I am going to make an embarrassing admission. I had breast reduction surgery about 15 years ago.
For years, I had been having pain and discomfort in my neck, back and shoulders. Each time I saw my neurosurgeon, I mentioned it. His answer was always the same: Nothing to worry about.
I accepted it and let it go. Each appointment was a repeat of the last. Nothing to worry about.
Finally, it was too much. Because I was “top heavy” I thought a breast reduction might be the answer. A plastic surgeon agreed and I had the operation.
I looked better, but, son of a gun, I still had neck, back and shoulder pain.
Something was not right. In fact, the pain and discomfort were getting worse. Merely holding up my head was exhausting.
At the next doctor’s appointment I pressed the issue, “Something has got to be wrong.”
He sent me for x-rays. My mouth fell open as I heard and saw the results. I was told that another neurosurgeon, who had operated on me in the past, “has been worried about your neck for years” because it was “falling down.”
No one had said anything to me, but suddenly it was being treated as somewhat of an emergency.
“I want you to go see an orthopedic surgeon, right now,” he said.
An hour later that doctor was looking at my x-rays. “Your neck is literally falling down. You must have surgery. You could be paralyzed just walking down the street,” he told me.
Three surgeons would be required for the operation; with one doctor to open my neck, another to get to the vertebrae, and the third to put in 2 metal clamps and 12 pins to hold up my neck.
It took a month to get the three of them together in the operating room. Then things turned for the worst. Something went wrong, so they could put in only one clamp. That made my neck even more unstable.
“If you sit or stand up you will become paralyzed and you will die,” I was told.
Three weeks later they put in the second clamp, which stabilized my neck. I still have some pain because the metal contracts and expands with the weather, along with some muscle pain.
Why am I telling you this?
Because it was a gigantic lesson to me.
I complained, but let it go when the doctor dismissed my complaint. Even as the pain got worse and I could see my neck was literally getting shorter, I let it go.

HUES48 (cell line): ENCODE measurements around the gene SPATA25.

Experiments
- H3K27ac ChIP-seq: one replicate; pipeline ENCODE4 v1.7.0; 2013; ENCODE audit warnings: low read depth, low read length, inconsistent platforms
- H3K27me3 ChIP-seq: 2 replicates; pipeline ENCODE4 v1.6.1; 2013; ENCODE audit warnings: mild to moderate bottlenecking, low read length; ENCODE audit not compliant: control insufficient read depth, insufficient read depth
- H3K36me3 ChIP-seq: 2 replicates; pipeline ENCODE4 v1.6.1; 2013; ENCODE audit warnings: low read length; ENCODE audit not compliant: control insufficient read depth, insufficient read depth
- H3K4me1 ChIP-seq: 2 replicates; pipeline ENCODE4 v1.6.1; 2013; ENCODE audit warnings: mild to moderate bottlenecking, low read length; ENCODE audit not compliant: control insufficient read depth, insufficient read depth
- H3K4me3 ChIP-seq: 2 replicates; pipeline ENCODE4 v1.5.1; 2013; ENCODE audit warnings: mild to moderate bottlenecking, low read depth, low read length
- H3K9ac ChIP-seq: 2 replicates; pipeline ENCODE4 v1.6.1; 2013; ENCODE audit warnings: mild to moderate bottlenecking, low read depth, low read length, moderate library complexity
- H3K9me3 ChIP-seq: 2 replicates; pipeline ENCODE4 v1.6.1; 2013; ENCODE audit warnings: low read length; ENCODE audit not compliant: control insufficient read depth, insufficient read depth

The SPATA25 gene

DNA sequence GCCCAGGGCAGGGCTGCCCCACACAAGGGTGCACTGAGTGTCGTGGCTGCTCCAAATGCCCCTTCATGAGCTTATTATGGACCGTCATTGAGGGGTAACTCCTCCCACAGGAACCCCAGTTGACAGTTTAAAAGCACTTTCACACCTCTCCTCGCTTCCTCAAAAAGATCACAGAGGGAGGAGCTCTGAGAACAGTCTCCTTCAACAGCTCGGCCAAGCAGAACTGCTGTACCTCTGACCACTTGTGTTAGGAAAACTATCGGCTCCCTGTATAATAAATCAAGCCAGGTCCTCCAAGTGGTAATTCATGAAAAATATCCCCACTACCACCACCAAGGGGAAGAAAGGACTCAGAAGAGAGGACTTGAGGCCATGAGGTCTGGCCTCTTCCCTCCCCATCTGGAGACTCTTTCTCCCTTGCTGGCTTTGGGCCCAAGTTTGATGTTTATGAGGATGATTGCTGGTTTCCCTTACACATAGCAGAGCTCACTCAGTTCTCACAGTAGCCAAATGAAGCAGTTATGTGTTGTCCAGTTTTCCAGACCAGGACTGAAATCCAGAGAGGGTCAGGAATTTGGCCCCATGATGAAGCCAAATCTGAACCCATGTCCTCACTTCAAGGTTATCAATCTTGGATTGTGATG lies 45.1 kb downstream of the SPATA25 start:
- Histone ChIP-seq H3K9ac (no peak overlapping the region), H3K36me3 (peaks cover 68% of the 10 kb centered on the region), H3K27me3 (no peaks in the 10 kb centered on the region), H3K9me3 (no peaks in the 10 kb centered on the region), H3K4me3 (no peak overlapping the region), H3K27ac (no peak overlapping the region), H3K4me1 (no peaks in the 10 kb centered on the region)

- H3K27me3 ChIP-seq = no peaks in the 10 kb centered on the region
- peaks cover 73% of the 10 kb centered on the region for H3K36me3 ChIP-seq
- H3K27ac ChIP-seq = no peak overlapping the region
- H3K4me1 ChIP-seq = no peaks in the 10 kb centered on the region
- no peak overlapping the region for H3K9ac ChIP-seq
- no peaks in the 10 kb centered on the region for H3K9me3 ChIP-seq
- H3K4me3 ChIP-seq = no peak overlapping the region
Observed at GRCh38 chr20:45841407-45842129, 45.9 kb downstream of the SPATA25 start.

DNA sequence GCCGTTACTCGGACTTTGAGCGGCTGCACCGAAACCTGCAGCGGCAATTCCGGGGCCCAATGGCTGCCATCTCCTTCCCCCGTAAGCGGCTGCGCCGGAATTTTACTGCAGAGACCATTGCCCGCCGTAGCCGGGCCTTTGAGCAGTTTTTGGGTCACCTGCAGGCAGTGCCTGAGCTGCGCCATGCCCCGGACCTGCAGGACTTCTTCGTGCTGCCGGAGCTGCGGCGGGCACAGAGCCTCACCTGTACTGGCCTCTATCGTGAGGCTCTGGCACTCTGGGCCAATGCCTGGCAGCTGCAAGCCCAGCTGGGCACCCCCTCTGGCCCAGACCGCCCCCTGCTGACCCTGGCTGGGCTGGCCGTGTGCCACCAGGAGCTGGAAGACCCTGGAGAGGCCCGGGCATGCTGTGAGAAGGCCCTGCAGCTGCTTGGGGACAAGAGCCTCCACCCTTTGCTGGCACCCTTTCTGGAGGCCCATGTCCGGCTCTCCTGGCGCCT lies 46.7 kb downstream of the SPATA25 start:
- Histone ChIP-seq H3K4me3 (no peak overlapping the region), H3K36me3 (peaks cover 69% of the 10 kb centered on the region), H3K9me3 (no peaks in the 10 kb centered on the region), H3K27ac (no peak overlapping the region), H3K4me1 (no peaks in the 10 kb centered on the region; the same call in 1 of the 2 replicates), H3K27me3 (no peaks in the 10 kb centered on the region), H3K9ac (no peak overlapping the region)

I had no idea that my neck was essentially breaking down. On the x-ray, the vertebrae in my neck were not in a straight line. They had fallen into a “V” position.
In a follow-up appointment the doctor turned to a resident and said, “This is the kind of x-ray that when you see it you want to leave the room and vomit.”
The doctors knew I was having problems and one had been worried about it for years. Yet no one said anything to me.
I learned growing up, and from some doctors as well, that you listen to authority figures. Say it once and then let it go, especially if they do.
I should have persevered. “I’m not sure you understand. I have bad neck pain.”
It was not just the neurosurgeon. The plastic surgeon never even considered the pain might not have been caused by the heaviness of my chest.
When we have a problem we have to be our own best advocates and be annoyingly repetitive if necessary.
It is our body and our life. If we don’t cheerlead for ourselves, if we don’t make noise and push forward for what we need, then we will not get it. Or by the time we do it may have turned into something much worse.
Please, use me as your cautionary tale.
And SPEAK UP!
Carol Jay Levy has lived with trigeminal neuralgia, a chronic facial pain disorder, for over 30 years. She is the author of “A Pained Life, A Chronic Pain Journey.” Carol was accredited to the United Nations Convention on the Rights of Persons with Disabilities, where she helped get chronic pain recognized as a disease.
The information in this column is not intended to be considered as professional medical advice, diagnosis or treatment. Only your doctor can do that! It is for informational purposes only and represents the author’s personal experiences and opinions alone. It does not inherently or expressly reflect the views, opinions and/or positions of National Pain Report or Microcast Media.